Retinol is in just about every anti-aging skincare product on the shelves today in the form of a liquid serum, gel, cream and emollient. It is one of the most popular and massively researched skincare ingredients today and also one of the most highly recommended by dermatologists everywhere for its tremendous benefits on acne, skin tone, and graceful aging. It is often recommended as a “cure-all” power ingredient and applied topically for good skin health. However, it is essential to take some precautions before using retinol. Here is all about retinol that you need to know- its benefits, potential side effects, and how to incorporate it safely into a skincare routine.

What is Retinol?

Also referred to as Vitamin A1, retinol is a derivative of antioxidant-rich Vitamin A of the retinoid family that helps reduce oxidative stress. It includes both over-the-counter (OTC) retinoid products and prescription retinoid medication. There are many forms, namely: retinyl palmitate, retinol, retinal, tretinoin, and percentages available of retinoids. It comes in natural and synthetically derived forms, for example, rosehip and trans-retinoic acid. 

What are its benefits?

Retinol benefits in more ways than one. It can help enhance your skin’s natural exfoliation process from the bottom up. It works by stimulating and accelerating the production of healthy skin cells. This cell turnover can lead to an even skin tone with a brighter and healthier complexion.

It has also been touted as the closest thing to an anti-aging magic potion. Retinol boosts collagen production, leading to a reduction in fewer wrinkles and firmer skin with greater elasticity. It can penetrate all the way to the stratum corneum and also slightly penetrate the dermis. Retinol serum benefits can be seen in reduced inflammation and abnormal skin peeling, helping unclog pores due to blackheads, whiteheads, pimples, and cysts, and smoothing skin texture, which is why so many dermatologists recommend retinoids for teens fighting acne.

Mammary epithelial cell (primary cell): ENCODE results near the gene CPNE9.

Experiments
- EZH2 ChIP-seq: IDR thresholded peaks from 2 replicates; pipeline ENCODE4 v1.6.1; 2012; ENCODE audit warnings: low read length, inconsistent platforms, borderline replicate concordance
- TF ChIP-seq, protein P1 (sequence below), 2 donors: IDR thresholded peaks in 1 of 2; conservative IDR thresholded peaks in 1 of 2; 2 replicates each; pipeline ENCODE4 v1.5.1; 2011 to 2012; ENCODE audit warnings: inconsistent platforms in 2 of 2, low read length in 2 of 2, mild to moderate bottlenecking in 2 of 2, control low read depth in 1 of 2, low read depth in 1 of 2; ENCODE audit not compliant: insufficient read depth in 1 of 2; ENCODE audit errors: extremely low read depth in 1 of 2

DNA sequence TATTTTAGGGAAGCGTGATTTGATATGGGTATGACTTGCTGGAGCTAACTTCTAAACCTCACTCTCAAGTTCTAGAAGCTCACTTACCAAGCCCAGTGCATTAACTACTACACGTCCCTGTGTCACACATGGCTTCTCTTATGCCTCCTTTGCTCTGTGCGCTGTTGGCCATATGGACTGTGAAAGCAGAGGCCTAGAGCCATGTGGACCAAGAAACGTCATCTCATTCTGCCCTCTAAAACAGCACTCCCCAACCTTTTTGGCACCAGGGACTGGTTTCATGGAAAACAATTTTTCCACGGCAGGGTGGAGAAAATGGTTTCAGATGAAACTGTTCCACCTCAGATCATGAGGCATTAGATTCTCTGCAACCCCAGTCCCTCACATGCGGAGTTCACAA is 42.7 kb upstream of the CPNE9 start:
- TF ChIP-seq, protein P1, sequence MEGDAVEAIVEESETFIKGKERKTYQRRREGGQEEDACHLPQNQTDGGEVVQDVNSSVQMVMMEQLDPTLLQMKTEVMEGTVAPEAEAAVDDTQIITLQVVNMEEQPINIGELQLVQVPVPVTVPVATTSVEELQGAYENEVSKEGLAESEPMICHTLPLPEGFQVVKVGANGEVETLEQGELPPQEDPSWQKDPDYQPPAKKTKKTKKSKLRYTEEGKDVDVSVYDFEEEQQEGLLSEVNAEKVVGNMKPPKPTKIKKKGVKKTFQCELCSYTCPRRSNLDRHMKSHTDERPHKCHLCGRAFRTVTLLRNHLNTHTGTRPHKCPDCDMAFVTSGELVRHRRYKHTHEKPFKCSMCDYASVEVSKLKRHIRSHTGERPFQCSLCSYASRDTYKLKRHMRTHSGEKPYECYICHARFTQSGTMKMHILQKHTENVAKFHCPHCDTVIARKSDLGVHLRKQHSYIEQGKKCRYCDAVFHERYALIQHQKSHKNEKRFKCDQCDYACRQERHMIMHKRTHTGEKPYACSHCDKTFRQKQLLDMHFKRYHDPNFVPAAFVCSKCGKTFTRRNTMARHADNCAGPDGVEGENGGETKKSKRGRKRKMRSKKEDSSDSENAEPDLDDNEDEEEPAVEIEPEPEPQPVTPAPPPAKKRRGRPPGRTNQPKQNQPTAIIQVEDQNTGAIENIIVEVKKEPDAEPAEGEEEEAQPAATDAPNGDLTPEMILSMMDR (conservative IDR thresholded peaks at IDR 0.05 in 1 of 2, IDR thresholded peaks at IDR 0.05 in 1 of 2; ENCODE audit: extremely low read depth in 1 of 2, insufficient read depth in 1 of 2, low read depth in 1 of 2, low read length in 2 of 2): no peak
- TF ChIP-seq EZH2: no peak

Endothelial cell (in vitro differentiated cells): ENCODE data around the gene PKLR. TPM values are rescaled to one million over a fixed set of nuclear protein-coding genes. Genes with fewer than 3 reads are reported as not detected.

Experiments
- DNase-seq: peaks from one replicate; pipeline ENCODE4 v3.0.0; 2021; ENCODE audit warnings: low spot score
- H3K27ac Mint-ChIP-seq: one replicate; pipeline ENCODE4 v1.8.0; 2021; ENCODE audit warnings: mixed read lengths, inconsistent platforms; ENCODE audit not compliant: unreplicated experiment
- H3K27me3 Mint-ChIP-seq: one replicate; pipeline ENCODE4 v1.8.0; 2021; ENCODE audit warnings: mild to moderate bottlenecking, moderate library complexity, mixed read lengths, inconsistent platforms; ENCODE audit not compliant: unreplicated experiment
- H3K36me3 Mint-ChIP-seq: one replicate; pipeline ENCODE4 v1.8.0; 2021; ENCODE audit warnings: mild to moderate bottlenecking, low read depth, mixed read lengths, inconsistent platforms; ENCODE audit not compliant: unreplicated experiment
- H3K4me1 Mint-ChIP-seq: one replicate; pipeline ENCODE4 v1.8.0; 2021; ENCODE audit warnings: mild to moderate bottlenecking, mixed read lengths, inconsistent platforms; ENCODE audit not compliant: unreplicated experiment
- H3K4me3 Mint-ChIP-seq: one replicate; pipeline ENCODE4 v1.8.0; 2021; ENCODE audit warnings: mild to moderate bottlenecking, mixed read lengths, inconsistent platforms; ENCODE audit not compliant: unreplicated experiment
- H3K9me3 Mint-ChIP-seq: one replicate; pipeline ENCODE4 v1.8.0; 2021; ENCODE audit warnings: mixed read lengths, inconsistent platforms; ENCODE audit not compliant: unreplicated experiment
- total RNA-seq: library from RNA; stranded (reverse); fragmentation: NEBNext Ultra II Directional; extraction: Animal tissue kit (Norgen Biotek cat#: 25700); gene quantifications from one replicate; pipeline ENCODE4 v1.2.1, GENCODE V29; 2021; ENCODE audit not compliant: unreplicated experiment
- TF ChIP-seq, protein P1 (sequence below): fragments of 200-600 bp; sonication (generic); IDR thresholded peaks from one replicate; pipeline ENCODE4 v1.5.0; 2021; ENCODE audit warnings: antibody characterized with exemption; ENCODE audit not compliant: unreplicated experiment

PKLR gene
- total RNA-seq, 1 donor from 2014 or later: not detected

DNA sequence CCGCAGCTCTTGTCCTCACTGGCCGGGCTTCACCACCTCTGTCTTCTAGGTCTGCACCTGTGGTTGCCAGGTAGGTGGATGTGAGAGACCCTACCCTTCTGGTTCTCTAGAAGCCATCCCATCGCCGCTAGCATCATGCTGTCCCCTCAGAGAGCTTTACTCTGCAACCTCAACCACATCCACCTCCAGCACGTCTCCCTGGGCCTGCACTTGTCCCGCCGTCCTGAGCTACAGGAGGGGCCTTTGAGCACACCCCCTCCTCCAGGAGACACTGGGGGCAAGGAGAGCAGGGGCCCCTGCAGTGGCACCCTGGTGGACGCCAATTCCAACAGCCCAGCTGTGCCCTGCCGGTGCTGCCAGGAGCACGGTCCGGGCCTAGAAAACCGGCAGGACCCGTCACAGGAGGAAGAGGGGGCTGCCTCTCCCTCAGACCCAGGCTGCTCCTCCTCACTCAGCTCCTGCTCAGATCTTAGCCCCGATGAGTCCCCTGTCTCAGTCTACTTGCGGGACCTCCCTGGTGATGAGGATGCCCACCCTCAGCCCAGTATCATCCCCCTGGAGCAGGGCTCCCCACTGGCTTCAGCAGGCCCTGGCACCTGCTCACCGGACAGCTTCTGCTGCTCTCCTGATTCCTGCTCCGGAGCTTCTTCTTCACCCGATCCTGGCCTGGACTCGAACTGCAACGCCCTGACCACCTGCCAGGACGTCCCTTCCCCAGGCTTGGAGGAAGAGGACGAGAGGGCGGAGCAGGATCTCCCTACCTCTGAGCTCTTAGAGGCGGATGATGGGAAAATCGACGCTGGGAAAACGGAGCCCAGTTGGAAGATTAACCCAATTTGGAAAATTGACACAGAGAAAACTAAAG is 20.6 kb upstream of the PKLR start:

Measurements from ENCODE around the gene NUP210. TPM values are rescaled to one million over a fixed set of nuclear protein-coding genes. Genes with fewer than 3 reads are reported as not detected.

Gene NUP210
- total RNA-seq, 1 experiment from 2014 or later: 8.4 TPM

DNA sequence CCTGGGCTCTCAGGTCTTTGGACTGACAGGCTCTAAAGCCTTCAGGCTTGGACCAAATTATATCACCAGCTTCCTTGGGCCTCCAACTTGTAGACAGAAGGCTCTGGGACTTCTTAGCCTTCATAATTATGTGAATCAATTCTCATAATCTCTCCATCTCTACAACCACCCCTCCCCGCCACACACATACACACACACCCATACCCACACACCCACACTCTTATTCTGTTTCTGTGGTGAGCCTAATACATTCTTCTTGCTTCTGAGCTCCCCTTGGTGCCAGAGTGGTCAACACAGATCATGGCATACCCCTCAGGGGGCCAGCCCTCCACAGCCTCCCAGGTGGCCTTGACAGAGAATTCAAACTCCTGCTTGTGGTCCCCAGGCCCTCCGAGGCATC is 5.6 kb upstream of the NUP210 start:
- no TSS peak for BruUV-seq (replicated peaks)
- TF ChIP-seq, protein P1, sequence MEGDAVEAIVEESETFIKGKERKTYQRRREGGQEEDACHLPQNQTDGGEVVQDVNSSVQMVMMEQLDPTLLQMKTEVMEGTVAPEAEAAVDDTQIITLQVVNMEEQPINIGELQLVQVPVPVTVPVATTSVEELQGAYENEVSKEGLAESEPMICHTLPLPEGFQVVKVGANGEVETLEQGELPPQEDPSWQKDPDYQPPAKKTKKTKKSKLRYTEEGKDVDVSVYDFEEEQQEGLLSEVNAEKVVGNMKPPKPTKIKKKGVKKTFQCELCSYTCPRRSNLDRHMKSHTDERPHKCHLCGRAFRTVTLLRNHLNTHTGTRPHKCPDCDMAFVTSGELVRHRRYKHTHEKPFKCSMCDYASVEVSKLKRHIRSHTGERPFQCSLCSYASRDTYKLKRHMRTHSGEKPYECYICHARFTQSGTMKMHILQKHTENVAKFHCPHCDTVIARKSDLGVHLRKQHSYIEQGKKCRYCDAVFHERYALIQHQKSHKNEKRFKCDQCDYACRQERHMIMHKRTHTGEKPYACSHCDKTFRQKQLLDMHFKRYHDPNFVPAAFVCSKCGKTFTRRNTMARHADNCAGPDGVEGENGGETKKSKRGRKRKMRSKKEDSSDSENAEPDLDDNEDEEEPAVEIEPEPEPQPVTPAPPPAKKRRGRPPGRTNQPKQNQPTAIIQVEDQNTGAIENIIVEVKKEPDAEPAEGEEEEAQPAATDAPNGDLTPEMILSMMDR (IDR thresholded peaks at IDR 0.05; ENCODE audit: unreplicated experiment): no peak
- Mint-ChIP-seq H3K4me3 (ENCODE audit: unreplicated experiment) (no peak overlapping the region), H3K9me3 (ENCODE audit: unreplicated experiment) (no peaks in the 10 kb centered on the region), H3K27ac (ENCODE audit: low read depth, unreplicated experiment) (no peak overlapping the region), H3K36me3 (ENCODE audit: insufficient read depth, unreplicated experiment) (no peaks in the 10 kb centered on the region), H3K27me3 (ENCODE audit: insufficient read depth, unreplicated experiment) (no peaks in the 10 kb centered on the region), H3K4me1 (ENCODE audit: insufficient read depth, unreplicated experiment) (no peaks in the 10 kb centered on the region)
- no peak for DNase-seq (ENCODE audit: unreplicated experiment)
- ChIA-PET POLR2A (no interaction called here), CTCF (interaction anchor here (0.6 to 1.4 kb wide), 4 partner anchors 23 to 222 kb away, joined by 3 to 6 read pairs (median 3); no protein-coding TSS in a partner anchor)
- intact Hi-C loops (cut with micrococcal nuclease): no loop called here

When (at what age) should you start using it?

Some experts recommend incorporating retinoids into the skincare regimen as soon as you start to notice fine lines (at 30-plus). Skin aging can happen due to biological age as well as external factors like UV light exposure, lifestyle choices like smoking and drinking, and pollution. But if you are struggling with acne, you may want to start even sooner, especially to combat comedones—the small, fleshy bumps that form when a pore gets clogged.

However, there is no hard-and-fast rule as to when you should apply retinol. Many people apply it at night when their skin is naturally in repair mode; you can wear it during the day too. Experts say it is a common myth that you cannot wear retinol in sunlight. But because retinol encourages fresh, healthy skin, topping it with SPF 30 sunscreen is a must. It is best to talk to your dermatologist before starting a retinoid regimen, as this product can cause your skin to dry out and sometimes turn red.